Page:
The man's sperm production
In the woman’s body, all eggs are already found in the ovaries before birth. In men, on the other hand, the formation of sperm does not begin until sexual maturation occurs at puberty; a process that lasts a lifetime in healthy men.
The formation of sperm
Like egg maturation in women, the formation of sperm is controlled by the sex hormones FSH (follicle stimulating hormone) and LH (luteinizing hormone). The pituitary gland sends hormone signals for the secretion of the sex hormones FSH, which are responsible for the formation and maturation of the sperm cells, and LH, which produces the sex hormone testosterone, which i.a. controls the development of the secondary genitalia and the sexual drive.
Maturation of sperm cells
During sexual maturation, millions of sperm cells are formed every day in the seminal ducts of the testicles. The sperm cells remain in the testicles for approx. 10 weeks, after which they migrate into the epididymis, where they mature further. In the epididymis, the sperm get their ability to move. After approx. At 12 weeks, the formation of the sperm cells is complete: healthy sperm cells now have a fully developed head, which contains the male reproductive system, a middle part that creates the energy of movement, and a tail that propels the sperm forward and controls it.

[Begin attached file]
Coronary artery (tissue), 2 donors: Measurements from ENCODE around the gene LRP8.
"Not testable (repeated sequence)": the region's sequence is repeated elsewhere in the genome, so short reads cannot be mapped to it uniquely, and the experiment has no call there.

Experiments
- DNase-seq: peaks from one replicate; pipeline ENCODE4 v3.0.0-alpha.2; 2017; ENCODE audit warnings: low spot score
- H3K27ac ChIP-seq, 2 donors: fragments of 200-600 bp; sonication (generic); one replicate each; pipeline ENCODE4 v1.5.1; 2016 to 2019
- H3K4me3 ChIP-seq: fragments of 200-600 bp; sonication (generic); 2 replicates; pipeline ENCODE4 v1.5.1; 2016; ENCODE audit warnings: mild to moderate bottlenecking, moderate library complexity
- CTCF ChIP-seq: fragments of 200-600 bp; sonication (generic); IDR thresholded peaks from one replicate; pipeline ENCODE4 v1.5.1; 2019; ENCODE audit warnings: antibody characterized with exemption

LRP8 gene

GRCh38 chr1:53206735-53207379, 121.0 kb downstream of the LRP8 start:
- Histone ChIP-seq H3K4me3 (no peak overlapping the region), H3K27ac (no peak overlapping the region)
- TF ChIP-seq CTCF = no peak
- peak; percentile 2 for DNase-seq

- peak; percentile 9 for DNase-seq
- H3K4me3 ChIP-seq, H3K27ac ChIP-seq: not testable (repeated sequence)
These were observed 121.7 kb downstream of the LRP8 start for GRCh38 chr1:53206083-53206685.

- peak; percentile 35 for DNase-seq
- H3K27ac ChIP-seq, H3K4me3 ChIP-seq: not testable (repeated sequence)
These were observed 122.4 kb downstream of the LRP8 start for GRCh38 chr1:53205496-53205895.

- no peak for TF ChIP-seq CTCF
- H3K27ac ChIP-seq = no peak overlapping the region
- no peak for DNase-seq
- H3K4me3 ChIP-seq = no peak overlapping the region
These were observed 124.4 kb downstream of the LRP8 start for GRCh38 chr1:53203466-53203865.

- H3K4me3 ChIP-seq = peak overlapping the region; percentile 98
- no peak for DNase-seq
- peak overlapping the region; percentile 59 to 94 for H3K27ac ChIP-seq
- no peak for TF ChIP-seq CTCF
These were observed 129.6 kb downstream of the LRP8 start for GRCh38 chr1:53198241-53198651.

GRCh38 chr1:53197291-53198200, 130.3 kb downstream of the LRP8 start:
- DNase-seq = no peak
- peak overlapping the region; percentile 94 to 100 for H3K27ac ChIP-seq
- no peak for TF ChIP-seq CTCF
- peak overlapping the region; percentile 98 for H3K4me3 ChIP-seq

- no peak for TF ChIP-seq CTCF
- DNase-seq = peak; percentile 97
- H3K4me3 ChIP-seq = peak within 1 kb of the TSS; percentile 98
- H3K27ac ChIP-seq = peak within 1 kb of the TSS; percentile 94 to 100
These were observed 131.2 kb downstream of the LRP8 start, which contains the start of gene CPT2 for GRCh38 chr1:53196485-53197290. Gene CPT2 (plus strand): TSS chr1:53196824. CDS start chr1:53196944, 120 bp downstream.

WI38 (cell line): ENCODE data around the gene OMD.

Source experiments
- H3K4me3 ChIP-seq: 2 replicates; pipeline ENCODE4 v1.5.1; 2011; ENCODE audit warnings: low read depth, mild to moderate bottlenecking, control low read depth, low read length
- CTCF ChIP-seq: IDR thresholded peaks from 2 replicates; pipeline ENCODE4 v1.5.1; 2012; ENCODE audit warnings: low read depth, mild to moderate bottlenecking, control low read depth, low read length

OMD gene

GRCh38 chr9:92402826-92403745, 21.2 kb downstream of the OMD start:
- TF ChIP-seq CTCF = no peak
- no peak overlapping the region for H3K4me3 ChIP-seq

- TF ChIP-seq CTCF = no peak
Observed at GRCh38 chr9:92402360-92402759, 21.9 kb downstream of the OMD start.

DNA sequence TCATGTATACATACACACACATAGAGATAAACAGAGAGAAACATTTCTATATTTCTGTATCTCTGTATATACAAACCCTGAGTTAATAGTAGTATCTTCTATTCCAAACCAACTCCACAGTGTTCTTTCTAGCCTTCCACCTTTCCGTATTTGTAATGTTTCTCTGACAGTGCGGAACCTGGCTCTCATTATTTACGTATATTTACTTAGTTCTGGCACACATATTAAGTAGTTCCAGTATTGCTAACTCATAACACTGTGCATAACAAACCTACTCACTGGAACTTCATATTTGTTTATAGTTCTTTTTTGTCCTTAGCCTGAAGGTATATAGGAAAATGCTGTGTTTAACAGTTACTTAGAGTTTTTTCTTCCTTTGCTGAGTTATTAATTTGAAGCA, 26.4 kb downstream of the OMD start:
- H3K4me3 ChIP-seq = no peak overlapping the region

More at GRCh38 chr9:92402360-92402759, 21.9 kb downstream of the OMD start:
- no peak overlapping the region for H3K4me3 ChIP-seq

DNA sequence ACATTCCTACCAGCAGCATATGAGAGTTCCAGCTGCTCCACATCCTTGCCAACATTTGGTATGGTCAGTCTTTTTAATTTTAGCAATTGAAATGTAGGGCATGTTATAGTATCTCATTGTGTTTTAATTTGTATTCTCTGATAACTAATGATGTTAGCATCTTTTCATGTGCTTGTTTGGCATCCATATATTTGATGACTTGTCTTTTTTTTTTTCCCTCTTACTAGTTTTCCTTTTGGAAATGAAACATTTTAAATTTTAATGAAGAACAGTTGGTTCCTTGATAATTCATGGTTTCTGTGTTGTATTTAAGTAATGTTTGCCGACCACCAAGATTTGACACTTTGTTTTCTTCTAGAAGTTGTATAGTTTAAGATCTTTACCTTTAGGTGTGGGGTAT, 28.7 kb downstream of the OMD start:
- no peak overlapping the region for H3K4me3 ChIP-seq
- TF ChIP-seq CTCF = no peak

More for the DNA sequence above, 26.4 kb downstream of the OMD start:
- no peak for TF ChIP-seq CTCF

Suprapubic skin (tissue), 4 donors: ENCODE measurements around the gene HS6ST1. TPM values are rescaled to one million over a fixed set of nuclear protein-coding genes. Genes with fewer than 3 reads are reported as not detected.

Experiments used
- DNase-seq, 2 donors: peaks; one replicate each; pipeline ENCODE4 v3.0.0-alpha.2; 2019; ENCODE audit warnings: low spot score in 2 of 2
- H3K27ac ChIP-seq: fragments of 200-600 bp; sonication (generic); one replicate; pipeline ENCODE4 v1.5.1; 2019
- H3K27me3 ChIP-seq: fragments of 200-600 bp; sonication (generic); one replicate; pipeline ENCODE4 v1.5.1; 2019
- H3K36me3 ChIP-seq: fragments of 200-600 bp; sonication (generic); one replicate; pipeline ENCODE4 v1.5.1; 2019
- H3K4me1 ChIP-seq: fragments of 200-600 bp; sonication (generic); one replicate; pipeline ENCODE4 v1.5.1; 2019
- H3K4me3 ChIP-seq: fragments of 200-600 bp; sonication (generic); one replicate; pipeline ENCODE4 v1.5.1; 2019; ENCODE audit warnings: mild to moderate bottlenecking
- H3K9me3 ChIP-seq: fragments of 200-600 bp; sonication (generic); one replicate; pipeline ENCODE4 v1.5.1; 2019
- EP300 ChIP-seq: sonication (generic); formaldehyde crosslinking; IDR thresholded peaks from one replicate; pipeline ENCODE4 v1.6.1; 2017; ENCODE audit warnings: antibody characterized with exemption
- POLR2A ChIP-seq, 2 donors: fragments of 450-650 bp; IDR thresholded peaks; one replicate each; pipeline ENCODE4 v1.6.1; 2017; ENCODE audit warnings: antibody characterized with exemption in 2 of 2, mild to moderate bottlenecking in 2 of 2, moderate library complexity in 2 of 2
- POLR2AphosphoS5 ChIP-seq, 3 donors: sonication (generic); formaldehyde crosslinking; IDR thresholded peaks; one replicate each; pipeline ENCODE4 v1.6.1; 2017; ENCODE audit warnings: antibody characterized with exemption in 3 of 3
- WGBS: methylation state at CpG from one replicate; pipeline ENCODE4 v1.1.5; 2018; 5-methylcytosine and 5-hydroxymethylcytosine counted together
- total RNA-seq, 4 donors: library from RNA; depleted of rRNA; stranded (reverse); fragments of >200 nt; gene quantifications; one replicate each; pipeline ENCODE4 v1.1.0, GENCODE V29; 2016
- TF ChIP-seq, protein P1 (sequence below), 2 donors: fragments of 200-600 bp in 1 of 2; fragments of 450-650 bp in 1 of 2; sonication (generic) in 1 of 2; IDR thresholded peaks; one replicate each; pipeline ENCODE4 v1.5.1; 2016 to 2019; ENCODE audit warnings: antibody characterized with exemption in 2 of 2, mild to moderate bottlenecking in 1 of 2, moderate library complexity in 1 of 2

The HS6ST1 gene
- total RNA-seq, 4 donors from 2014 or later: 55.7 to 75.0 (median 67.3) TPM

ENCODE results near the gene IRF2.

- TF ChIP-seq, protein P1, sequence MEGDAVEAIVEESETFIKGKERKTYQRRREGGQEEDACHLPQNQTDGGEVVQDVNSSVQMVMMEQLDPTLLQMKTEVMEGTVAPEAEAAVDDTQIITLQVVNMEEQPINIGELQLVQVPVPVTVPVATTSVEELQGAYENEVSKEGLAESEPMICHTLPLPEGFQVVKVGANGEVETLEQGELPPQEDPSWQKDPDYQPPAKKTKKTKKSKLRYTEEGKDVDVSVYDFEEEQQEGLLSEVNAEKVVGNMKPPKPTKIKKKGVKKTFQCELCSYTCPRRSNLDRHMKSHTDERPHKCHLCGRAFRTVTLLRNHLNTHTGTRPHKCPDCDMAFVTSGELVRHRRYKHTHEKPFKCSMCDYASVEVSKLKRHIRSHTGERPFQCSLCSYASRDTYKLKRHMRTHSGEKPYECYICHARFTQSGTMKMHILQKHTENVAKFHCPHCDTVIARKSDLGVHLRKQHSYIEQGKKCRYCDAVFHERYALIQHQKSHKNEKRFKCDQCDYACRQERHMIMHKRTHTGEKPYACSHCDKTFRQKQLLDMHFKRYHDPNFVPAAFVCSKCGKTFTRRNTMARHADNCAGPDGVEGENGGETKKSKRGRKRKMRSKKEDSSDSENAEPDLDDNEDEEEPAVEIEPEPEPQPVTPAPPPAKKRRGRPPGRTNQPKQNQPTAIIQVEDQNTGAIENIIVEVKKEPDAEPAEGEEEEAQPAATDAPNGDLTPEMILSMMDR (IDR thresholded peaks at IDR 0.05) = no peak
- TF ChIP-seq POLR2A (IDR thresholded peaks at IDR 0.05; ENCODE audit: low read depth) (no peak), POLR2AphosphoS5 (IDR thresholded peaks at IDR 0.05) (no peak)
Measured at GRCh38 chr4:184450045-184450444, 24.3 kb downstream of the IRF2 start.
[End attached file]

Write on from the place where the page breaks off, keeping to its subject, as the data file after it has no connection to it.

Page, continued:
During intercourse, the motile sperm cells are pushed out via the vas deferens and urethra by means of muscle contractions during ejaculation. The motile sperm penetrate via the vagina into the cervix and uterus and into the fallopian tubes. If there is a mature egg in the fallopian tube, the sperm cells try to break down the egg’s cell wall and get stuck inside the cell – the egg is fertilized. On their way into the fallopian tube, many sperm succumb, and therefore a single ejaculation contains 200-300 million sperm (2-5 ml). If the quantity of sperm cells is significantly below this average, or if the sperm cells in the ejaculate are not sufficiently mobile, the man’s ability to reproduce can be negatively affected.
Which factors are decisive for sperm quality?
The reasons for non-pregnancy can lie with both the woman and the man. The most frequent reason for male fertility disorders is insufficient production of normally shaped, motile sperm. For a “normal” sperm quality, the following factors apply according to the WHO guidelines:
- The amount of the ejaculate: 1.5 ml or more.
- Total number of sperm cells in the ejaculate: at least 40 million. sperm cells.
- The concentration of sperm cells: at least 20 million. sperm cells/ml.
- Sperm morphology: at least 15% normally shaped.
- Sperm motility: at least 50% with forward motility or 25% with progressive motility within 60 min. after ejaculation.
In our laboratories, we carry out a sperm analysis, where we examine sperm production and sperm quality. Based on the results, we advise you on further diagnostics and treatment methods.